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Lastly, it appears to be tacitly recognized by all, that the absolute and
final court of appeal is not subjective but objective. It is therefore not
upon our instinctive convictions or fancies that we should lay most trust,
but we should observe the convictions and fancies of others as well as our
own, and assign no less trustworthiness to them. Especially should we test
the truth of all convictions whenever it is possible to do so, by appeal to
such facts as may admit of repetition, for the purpose of verification either
by ourselves or by others; experience showing that, in the long run, the
supremacy of such facts becomes universally acknowledged. Above all
things, we must be content to suspend our belief and maintain the freedom
of our mental attitude, wherever there is strong reason for doubt. When
there is stormy weather and no secure harbour, the sailors put out to sea; it
is not anchorage they then want, but sea-room.
There is nothing in any hesitation that may be felt as to the possibility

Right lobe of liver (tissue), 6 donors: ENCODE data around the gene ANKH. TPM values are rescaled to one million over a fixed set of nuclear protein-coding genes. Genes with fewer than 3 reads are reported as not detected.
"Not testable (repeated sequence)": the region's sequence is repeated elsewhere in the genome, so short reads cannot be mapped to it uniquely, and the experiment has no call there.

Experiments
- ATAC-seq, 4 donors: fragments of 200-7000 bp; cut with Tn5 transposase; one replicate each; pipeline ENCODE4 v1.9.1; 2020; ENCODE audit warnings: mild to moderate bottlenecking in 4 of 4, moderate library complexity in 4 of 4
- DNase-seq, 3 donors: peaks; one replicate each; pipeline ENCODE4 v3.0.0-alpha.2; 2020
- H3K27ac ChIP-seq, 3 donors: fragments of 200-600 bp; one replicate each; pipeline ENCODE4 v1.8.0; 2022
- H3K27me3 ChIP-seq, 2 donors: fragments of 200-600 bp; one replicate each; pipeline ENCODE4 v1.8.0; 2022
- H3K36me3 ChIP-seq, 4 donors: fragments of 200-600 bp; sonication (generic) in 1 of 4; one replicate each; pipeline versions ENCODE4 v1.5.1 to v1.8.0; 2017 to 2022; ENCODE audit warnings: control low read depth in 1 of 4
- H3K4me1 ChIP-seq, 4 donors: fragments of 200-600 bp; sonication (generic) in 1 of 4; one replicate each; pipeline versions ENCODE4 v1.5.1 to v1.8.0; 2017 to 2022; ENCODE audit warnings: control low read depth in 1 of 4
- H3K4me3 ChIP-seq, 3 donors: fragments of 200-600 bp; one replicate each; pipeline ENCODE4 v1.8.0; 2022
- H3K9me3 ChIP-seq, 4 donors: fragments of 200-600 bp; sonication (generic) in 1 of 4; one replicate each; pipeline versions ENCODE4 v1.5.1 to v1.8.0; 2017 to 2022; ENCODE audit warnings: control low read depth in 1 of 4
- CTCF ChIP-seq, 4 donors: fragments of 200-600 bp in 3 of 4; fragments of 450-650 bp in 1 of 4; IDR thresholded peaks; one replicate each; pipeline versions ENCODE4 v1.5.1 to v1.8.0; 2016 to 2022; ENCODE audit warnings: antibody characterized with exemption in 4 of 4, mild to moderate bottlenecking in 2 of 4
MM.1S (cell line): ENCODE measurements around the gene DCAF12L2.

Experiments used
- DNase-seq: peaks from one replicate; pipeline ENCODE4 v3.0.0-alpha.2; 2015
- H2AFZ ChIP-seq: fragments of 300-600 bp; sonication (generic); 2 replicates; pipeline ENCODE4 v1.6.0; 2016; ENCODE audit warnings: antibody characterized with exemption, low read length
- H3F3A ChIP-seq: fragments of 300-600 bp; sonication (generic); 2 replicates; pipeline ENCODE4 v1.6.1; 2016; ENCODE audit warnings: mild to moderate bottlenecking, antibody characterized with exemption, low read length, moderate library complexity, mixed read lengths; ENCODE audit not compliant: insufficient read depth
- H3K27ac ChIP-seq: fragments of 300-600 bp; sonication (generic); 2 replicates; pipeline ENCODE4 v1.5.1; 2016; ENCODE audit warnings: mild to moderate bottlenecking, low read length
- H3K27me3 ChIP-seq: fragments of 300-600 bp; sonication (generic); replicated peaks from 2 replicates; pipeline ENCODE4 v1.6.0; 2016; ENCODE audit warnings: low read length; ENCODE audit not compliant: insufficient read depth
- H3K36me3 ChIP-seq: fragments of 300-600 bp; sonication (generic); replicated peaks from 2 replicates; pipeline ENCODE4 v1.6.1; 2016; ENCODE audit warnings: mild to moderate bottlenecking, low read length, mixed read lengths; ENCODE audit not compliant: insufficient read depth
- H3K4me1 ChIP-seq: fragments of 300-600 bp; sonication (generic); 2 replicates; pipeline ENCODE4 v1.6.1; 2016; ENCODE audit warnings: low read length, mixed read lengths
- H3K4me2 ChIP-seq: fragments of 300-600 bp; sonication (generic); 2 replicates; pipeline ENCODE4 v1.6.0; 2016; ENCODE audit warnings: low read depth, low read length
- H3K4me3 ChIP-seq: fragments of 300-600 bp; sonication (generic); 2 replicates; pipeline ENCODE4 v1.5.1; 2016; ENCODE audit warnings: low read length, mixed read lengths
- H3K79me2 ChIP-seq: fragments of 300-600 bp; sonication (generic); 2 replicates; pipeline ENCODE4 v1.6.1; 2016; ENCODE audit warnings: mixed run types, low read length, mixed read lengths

of receiving help and inspiration from an unseen world, to discredit the
practice that is dearly prized by most of us, of withdrawing from the
crowd and entering into quiet communion with our hearts, until the
agitations of the moment have calmed down, and the distorting mirage of
a worldly atmosphere has subsided and the greater objects and more
enduring affections of our life have reappeared in their due proportions.
We may then take comfort and find support in the sense of our forming
part of whatever has existed or will exist, and this need be the motive of
no idle reverie but of an active conviction that we possess an influence
which may be small but cannot be inappreciable, in defining the as yet
undetermined possibilities of an endless future. It may inspire a vigorous
resolve to use all the intelligence and perseverance we can command to
fulfil our part as members of one great family that strives as a whole
towards a fuller and a higher life.
Any attempt to appraise the relative effects of Nature and Nurture may
be objected to. It may be said that it is an imperfect and fallacious
proceeding to treat the actions of Man as if they were the results of no
other influences than may be comprehended under those heads, and that
the possibility of theocratic interference must not be overlooked, whether
it take place in response to prayer or independently of it. Such an
objection may be perfectly valid when the influences at work in any
individual case have to be considered, but it happily does not apply to Previous page Top Next page